Facebook messaging services to have full end-to-end encryption

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Amid concerns from authorities, Facebook still wants to push its plan to have full, default end-to-end encryption for all its messaging tools, not only WhatsApp.

end-to-end encryption

The social network recently showed an overview of a recent virtual workshop held with experts in privacy, safety, human rights and consumer protection.

“We’re working hard to bring default end-to-end encryption to all of our messaging services. This will protect people’s private messages and mean only the sender and recipient, not even us, can access their messages. While we expect to make more progress on default end-to-end encryption for Messenger and Instagram Direct this year, it’s a long-term project and we won’t be fully end-to-end encrypted until sometime in 2022 at the earliest,” said Facebook.

The continued work will thrill privacy advocates. But some authorities have raised alarms over the plan.

End-to-end encryption hides criminal activity. And regulators cannot track these exchanges.

Facebook announced in March 2019 its plan to implement messaging encryption. It was a move towards enabling more data transfer options for messaging services. 

“End-to-end encryption is an important tool in developing a privacy-focused social network. Encryption is decentralizing – it limits services like ours from seeing the content flowing through them and makes it much harder for anyone else to access your information. This is why encryption is an increasingly important part of our online lives, from banking to healthcare services,” said Facebook CEO Mark Zuckerberg


Facebook seemed to focus on expanding messaging, such as ecommerce and funds transfers. It aligns with the social network’s efforts to make messaging its key connector in places where there’s a rapid rise in digital adoption, like India and Indonesia.

Still, authorities rang the alarm. They thought full encryption is a safe haven for criminal activity.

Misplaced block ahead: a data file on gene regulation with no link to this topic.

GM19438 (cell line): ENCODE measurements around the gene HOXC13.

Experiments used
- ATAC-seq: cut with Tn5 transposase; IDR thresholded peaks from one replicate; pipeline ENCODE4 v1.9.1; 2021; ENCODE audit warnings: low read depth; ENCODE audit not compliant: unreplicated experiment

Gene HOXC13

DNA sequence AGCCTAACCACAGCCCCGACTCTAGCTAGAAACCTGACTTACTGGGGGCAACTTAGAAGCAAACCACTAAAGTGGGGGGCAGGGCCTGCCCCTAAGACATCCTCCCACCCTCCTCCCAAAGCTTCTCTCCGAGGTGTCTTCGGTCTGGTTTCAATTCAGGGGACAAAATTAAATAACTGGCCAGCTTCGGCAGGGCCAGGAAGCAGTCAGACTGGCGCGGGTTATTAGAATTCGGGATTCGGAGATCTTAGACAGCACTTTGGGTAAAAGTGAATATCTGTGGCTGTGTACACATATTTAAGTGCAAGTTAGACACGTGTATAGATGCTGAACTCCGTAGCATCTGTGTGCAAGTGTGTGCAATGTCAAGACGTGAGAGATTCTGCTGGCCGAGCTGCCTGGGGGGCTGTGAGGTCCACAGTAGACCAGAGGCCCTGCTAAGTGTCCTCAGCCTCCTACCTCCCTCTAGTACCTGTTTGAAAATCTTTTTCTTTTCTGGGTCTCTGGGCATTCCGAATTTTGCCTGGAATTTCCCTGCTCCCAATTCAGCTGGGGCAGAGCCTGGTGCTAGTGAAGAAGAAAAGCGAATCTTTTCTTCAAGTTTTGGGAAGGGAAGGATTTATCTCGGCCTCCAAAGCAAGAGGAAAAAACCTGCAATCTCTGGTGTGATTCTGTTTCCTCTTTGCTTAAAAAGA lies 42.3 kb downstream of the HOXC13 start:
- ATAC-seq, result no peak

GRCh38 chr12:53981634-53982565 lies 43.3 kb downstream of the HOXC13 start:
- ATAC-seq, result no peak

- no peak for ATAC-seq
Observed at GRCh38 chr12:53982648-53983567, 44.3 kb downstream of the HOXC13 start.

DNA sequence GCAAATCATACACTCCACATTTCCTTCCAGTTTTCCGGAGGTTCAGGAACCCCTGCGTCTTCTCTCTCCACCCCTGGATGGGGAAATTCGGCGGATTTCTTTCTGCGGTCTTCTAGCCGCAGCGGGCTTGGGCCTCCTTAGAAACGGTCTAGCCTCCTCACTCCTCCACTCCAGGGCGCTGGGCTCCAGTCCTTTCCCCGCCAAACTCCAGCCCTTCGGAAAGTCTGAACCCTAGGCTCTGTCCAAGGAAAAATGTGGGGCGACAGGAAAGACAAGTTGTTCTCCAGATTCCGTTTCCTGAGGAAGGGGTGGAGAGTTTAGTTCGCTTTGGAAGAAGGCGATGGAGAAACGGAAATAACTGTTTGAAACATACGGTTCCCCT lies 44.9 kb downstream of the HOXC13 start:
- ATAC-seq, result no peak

American, British and Australian representatives signed an open letter addressed to Facebook in October 2019. They called on the company to drop its plans for end-to-end encryption

“…put our citizens and societies at risk by severely eroding capacity to detect and respond to illegal content and activity, such as child sexual exploitation and abuse, terrorism, and foreign adversaries’ attempts to undermine democratic values and institutions, preventing the prosecution of offenders and safeguarding of victims,” they argued.

The governments asked backdoor access to Facebook for official investigations. Facebook refused.

Debates have sprouted left and right ever since. The UK digital minister warned he has serious concerns on Facebook’s plan. The UK’s National Society for the Prevention of Cruelty to Children argued how Facebook put the privacy needs of adults first over children.

“Private messaging is at the front line of child sexual abuse, but the current debate around end-to-end encryption risks leaving children unprotected where there is most harm,” said NSPCC chief executive Peter Wanless.

Facebook seems adamant in testing how much effort authorities will put in to foil its plans.

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Author: Francis Rey

Francis is a voracious reader and prolific writer. He has been writing about social media and technology for more than 10 years. During off hours, he relishes moments with his wife and daughter.

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